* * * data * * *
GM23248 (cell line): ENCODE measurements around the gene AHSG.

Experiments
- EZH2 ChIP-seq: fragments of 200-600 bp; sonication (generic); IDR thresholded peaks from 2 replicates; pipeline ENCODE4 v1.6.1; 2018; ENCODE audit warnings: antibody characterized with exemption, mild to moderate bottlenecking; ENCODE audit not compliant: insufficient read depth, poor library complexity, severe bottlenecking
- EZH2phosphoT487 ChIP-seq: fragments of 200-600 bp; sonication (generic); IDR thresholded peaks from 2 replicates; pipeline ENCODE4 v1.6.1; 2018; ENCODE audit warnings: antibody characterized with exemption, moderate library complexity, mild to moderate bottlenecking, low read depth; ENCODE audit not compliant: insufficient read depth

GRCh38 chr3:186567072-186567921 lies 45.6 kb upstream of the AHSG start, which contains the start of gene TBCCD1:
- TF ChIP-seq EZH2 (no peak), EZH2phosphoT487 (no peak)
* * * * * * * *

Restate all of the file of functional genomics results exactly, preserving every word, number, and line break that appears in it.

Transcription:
GM23248 (cell line): ENCODE measurements around the gene AHSG.

Experiments
- EZH2 ChIP-seq: fragments of 200-600 bp; sonication (generic); IDR thresholded peaks from 2 replicates; pipeline ENCODE4 v1.6.1; 2018; ENCODE audit warnings: antibody characterized with exemption, mild to moderate bottlenecking; ENCODE audit not compliant: insufficient read depth, poor library complexity, severe bottlenecking
- EZH2phosphoT487 ChIP-seq: fragments of 200-600 bp; sonication (generic); IDR thresholded peaks from 2 replicates; pipeline ENCODE4 v1.6.1; 2018; ENCODE audit warnings: antibody characterized with exemption, moderate library complexity, mild to moderate bottlenecking, low read depth; ENCODE audit not compliant: insufficient read depth

GRCh38 chr3:186567072-186567921 lies 45.6 kb upstream of the AHSG start, which contains the start of gene TBCCD1:
- TF ChIP-seq EZH2 (no peak), EZH2phosphoT487 (no peak)